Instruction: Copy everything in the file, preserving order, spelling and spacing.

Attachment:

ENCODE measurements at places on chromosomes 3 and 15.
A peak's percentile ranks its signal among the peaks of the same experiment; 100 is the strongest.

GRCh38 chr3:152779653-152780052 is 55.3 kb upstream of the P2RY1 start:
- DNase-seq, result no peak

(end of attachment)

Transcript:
ENCODE measurements at places on chromosomes 3 and 15.
A peak's percentile ranks its signal among the peaks of the same experiment; 100 is the strongest.

GRCh38 chr3:152779653-152780052 is 55.3 kb upstream of the P2RY1 start:
- DNase-seq, result no peak